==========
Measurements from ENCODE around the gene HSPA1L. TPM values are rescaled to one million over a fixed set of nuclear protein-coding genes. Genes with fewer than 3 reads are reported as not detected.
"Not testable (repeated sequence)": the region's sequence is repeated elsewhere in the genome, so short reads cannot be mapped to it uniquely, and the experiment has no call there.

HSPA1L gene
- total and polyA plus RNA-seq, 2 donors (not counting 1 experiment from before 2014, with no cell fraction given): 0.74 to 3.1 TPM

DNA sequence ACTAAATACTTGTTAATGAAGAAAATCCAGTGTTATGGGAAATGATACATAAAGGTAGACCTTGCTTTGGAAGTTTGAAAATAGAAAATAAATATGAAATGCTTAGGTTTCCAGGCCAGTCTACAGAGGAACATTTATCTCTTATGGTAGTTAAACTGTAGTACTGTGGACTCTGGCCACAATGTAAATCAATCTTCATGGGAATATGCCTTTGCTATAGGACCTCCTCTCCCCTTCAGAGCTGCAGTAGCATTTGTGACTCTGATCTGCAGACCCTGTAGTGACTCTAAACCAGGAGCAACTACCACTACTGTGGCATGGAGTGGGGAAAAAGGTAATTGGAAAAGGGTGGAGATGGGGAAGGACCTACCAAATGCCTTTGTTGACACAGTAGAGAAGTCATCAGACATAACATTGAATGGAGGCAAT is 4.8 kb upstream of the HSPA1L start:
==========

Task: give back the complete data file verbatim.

Measurements from ENCODE around the gene HSPA1L. TPM values are rescaled to one million over a fixed set of nuclear protein-coding genes. Genes with fewer than 3 reads are reported as not detected.
"Not testable (repeated sequence)": the region's sequence is repeated elsewhere in the genome, so short reads cannot be mapped to it uniquely, and the experiment has no call there.

HSPA1L gene
- total and polyA plus RNA-seq, 2 donors (not counting 1 experiment from before 2014, with no cell fraction given): 0.74 to 3.1 TPM

DNA sequence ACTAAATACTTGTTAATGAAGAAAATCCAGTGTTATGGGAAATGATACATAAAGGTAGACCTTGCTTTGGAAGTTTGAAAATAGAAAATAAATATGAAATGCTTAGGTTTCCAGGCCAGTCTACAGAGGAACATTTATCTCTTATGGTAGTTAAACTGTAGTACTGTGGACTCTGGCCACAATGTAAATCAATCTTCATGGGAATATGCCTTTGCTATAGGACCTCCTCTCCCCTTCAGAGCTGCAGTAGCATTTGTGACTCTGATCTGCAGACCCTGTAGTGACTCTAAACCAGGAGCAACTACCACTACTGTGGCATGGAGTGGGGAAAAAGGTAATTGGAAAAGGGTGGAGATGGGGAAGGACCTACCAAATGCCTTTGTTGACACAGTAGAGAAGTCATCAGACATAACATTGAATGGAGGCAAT is 4.8 kb upstream of the HSPA1L start: